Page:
New law allows longer trucks on state roads

In other trucking news, the Federal Motor Carrier Safety Administration publishes 2018 fees. Find out when they might be due in Illinois.

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Length limit uniformity between local roads and state highways will allow farmers to more efficiently haul from farm to market, says IFB Assistant Director of Transportation Kirby Wagner. (Illinois Farm Bureau file photo)

By Kay Shipman 

A new Illinois law that took effect Jan. 1 makes the bumper-to-bumper truck length on county, road district or municipal roads uniform with the length allowed on the state highway system, according to Kirby Wagner, Illinois Farm Bureau assistant director of transportation.

Under the new law, the overall limit from bumper to bumper increased to 65 feet from the previous 55 feet. On Class I and Class II routes, which include interstates and other major designated state and federal highways, the truck-trailer overall length is unlimited; however, a semitrailer length is still restricted to a maximum 53 feet.

This length uniformity will allow Illinois farmers to more efficiently haul from farm to market, especially on longer trips, Wagner noted.

Under the new law, units of local government are not required to widen or otherwise alter nonstate highways to accommodate the new truck and trailer lengths, Wagner said. That unit of government may also seek recovery for the cost to repair damaged highways that result from the operations of trucks under the new allowed length.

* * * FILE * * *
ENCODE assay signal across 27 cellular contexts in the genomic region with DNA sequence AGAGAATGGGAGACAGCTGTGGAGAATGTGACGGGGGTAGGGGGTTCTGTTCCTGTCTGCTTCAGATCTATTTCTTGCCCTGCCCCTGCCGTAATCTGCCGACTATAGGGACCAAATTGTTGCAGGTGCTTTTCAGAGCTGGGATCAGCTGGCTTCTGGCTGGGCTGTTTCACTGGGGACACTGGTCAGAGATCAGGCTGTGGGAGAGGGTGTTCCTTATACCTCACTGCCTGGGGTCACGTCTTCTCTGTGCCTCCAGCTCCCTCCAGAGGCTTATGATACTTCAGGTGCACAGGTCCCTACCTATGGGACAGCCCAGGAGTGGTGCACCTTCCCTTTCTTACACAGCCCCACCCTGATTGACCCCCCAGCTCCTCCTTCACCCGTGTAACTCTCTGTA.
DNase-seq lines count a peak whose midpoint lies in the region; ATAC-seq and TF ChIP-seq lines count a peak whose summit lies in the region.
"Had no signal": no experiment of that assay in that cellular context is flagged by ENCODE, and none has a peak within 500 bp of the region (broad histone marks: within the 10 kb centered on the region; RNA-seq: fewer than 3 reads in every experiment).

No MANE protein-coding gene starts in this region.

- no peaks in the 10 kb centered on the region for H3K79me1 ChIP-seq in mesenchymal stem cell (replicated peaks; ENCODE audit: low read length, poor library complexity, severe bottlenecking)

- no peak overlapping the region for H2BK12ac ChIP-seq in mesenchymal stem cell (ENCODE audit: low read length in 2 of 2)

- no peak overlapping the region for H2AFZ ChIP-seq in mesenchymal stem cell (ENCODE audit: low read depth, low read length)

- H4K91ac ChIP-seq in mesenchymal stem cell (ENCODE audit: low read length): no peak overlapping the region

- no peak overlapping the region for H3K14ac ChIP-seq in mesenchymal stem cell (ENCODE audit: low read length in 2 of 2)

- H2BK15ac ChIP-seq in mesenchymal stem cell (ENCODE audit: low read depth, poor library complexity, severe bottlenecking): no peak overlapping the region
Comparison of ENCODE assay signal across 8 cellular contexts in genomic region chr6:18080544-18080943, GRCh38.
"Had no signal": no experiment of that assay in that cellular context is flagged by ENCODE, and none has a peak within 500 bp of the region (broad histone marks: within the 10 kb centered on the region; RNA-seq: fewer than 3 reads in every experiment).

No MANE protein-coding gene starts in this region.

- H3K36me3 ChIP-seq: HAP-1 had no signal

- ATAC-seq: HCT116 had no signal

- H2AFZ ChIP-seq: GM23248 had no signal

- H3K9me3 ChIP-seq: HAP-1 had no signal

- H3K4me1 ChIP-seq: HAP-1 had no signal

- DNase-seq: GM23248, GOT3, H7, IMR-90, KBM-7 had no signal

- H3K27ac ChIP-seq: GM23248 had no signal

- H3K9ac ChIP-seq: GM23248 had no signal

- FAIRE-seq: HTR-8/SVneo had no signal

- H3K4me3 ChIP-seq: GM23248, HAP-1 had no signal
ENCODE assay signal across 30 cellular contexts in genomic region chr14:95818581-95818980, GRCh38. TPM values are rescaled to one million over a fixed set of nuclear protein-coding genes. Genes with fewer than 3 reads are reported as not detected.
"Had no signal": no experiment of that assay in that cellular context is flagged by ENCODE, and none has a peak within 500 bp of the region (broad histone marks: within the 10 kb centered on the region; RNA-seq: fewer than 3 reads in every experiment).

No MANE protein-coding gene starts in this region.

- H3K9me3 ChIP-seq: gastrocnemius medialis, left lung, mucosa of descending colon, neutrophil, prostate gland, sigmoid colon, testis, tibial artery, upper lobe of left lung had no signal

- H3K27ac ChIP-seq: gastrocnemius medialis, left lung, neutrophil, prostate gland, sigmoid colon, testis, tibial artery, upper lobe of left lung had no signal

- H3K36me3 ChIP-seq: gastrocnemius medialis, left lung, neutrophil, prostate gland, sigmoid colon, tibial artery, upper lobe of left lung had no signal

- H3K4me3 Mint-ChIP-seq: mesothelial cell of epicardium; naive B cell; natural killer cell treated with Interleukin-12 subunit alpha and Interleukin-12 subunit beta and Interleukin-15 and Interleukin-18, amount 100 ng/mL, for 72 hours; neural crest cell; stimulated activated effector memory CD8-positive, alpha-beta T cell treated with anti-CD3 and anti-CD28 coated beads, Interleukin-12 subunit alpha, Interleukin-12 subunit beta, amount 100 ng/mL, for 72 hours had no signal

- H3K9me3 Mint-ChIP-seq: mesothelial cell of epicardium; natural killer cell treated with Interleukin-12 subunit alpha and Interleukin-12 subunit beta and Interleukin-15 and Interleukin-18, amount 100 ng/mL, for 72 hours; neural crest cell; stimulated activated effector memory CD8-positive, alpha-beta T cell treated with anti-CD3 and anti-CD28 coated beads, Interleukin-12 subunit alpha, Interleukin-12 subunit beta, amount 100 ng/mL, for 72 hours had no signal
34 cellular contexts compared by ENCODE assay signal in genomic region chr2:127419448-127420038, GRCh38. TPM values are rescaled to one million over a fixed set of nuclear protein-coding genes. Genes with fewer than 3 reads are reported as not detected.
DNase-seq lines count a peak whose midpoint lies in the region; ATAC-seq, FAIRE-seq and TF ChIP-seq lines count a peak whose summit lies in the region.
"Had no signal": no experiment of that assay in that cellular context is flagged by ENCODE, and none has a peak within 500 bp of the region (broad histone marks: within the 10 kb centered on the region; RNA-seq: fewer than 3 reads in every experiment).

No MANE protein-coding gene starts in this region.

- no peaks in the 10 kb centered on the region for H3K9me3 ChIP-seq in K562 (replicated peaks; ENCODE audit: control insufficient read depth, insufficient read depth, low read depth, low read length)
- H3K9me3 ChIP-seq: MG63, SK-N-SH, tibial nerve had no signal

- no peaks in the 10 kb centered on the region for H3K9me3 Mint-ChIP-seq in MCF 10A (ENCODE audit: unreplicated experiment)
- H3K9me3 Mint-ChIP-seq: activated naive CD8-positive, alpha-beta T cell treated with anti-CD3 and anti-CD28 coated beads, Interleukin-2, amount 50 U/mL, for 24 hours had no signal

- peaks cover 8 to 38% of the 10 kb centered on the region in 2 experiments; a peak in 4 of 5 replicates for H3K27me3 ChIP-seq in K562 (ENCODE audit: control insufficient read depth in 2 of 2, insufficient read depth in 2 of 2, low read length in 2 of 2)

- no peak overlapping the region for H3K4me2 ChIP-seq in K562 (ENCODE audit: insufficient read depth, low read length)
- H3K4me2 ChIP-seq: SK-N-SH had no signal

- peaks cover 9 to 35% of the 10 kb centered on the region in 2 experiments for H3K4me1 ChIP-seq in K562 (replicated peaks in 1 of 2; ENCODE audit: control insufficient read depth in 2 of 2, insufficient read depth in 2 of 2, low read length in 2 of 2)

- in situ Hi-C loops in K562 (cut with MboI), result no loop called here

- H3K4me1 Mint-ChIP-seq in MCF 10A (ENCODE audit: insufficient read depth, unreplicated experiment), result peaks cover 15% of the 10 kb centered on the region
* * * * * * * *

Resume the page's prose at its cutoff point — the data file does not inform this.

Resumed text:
In addition, the law now sets the allowable kingpin-to-last-axle length to a maximum of 42 feet and 6 inches on local roads – the same restriction on most state highways, Wagner continued. He pointed out Class I and Class II routes have a kingpin-to-last-axle length restriction of 45 feet and 6 inches.

A separate law also makes frequency of safety inspections more uniform for truck-tractor semitrailer combinations operated in intrastate and interstate commerce. Semis operated within Illinois are now required to undergo a safety inspection only once every 12 months instead of every six months.

Trucks – other than semis – registered for more than 8,000 pounds and operated wholly within Illinois must still undergo twice-a-year inspections at licensed truck safety test lanes, Wagner said.

The new year brought final rules for the Unified Carrier Registration (UCR). Today, the federal Motor Carrier Safety Administration published rules for the 2018 fees, which will decrease an estimated 9.1 percent compared to 2017. States are recommended not to start enforcing 2018 compliance until 90 days after rule publication.

Any farm vehicle owner required to have and display a U.S. Department of Transportation number must also register and pay a UCR fee.

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